The U.S. Securities and Exchange Commission and the Internal Revenue Service also looked into whether the city misled investors to improperly obtain about $12 million in tax-exempt bonds in 2002 and 2006 to build the garage. The Florida League of Cities, acting as a conduit, issued the bonds.
In 2010, the city hired legal experts to negotiate with regulators. The city reached a settlement with the IRS last August. The city also is close to reaching a settlement with the SEC this year. The SEC has the power to impose fines, penalties and interest.
Richman remains positive. He believes the parking garage has a good future. The rooftop, which has a capacity for about 500 people, has already hosted events. The SoMi Taste of the Town was held in July and the SoMi Talk of The Town was in November. Miami-Dade Parks Recreation and Open Spaces Department’s Edith Torres, who helped to organize the events, said both were successful.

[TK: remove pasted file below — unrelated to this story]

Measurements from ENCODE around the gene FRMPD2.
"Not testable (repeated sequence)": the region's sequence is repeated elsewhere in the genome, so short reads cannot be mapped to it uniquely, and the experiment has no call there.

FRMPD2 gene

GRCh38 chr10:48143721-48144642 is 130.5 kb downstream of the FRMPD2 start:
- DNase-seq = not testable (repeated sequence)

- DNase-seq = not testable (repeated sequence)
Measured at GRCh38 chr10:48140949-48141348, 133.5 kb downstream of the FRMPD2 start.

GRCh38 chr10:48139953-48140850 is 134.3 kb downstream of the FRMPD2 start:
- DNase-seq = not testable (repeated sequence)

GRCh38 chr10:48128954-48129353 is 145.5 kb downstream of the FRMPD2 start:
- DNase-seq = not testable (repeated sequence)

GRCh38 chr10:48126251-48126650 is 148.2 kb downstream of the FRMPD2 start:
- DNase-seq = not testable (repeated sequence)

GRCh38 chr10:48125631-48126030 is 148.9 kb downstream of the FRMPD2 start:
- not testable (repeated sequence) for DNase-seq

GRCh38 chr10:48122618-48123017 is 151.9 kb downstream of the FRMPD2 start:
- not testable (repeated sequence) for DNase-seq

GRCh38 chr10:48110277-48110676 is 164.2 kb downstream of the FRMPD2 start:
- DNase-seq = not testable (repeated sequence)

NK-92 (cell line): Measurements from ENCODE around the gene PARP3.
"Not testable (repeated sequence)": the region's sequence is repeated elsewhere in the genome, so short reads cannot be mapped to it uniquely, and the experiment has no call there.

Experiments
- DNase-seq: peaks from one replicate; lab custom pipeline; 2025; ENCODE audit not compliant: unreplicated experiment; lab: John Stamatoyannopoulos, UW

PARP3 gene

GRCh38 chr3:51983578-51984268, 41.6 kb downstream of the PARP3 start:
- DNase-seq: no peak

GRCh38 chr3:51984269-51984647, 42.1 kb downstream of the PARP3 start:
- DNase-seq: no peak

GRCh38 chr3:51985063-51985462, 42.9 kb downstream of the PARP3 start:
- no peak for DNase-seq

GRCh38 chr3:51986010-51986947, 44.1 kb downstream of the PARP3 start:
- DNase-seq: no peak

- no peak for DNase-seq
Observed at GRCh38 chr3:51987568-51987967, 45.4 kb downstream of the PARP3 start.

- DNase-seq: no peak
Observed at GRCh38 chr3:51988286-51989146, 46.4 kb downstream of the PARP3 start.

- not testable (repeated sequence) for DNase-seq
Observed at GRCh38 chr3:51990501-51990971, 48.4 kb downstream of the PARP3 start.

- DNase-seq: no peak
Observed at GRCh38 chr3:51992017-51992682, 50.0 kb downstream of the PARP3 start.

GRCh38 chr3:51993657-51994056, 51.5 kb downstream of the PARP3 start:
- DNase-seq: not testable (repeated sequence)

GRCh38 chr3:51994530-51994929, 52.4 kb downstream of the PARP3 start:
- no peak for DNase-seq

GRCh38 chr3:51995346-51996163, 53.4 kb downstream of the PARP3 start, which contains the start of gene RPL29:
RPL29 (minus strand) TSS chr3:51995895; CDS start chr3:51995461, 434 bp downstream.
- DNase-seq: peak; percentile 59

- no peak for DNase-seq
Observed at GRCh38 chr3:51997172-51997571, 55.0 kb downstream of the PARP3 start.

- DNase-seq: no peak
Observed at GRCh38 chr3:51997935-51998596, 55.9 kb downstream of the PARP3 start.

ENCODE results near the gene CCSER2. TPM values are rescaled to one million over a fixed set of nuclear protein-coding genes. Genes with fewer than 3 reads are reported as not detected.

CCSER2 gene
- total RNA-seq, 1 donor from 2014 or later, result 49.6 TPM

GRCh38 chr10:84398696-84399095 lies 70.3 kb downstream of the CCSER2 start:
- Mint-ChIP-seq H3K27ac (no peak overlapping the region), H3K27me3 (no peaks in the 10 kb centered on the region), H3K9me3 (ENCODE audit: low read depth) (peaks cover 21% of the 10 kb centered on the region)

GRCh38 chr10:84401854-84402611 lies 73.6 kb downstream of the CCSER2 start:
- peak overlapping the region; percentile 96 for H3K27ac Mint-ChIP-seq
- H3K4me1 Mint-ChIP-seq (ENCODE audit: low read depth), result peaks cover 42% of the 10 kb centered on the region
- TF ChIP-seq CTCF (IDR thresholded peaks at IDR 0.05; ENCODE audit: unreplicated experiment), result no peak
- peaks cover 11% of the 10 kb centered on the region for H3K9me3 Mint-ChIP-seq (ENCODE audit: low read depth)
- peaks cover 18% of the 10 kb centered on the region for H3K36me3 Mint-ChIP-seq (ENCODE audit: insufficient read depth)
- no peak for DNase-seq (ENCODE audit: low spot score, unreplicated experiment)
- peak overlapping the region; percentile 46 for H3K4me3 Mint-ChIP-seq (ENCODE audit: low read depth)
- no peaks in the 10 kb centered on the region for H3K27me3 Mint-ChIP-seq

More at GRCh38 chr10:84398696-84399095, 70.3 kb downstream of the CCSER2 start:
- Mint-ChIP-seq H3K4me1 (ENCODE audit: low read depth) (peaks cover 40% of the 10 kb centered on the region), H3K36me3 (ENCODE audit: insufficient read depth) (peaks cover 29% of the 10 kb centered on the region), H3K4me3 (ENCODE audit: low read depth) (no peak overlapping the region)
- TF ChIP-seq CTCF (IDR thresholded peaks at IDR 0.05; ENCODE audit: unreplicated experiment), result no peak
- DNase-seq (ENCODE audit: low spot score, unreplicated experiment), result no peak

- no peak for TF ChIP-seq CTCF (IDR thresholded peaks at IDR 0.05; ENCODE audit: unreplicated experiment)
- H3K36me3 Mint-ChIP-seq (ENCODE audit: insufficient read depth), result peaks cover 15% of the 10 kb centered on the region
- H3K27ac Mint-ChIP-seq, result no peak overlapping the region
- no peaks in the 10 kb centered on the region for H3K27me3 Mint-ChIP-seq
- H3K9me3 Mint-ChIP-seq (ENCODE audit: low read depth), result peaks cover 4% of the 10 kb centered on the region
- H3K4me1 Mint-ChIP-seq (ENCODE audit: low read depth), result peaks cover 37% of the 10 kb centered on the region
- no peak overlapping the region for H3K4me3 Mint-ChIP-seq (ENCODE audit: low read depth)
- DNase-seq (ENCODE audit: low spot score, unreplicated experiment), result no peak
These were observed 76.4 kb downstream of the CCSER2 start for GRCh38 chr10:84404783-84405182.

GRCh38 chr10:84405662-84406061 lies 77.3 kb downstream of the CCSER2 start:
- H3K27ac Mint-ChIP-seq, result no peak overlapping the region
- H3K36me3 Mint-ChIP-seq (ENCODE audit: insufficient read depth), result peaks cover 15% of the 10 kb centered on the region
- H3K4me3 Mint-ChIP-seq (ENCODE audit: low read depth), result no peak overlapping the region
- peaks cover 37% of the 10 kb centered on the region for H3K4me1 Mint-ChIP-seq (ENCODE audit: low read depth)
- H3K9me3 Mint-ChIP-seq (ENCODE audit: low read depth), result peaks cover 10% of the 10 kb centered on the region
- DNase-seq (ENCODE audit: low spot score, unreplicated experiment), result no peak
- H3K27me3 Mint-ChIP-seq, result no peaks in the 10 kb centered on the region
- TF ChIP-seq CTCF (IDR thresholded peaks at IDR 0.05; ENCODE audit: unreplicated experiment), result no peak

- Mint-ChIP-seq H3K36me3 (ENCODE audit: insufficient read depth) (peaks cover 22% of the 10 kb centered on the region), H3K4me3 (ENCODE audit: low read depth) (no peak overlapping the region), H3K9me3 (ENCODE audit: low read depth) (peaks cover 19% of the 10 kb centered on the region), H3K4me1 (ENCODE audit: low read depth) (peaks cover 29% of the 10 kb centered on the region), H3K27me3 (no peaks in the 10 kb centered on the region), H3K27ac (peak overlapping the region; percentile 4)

“It would be nice for the organizers if there were more elevators but as far as I know that was not an issue for guests,” Torres said. “The venues downstairs allowed us to use their restrooms … We had Porta Potties. It was a great location.”
Stoddard also was optimistic and thanked Richman for his initiative. Commissioners will be sending Richman their ideas to improve the plan, as he hopes they will pass a resolution so that he can begin to work on a music festival that would “turn downtown South Miami into Aspen, Colorado.”
“The public sector needs to let the private sector find creative solutions. Let me put up banners and advertising. Don’t nickel dime me with permits,” Richman said. “Who wins? The community wins, the children win, and the city wins. The only one at risk is Mark Richman Properties. It’s a win, win situation for every body else.”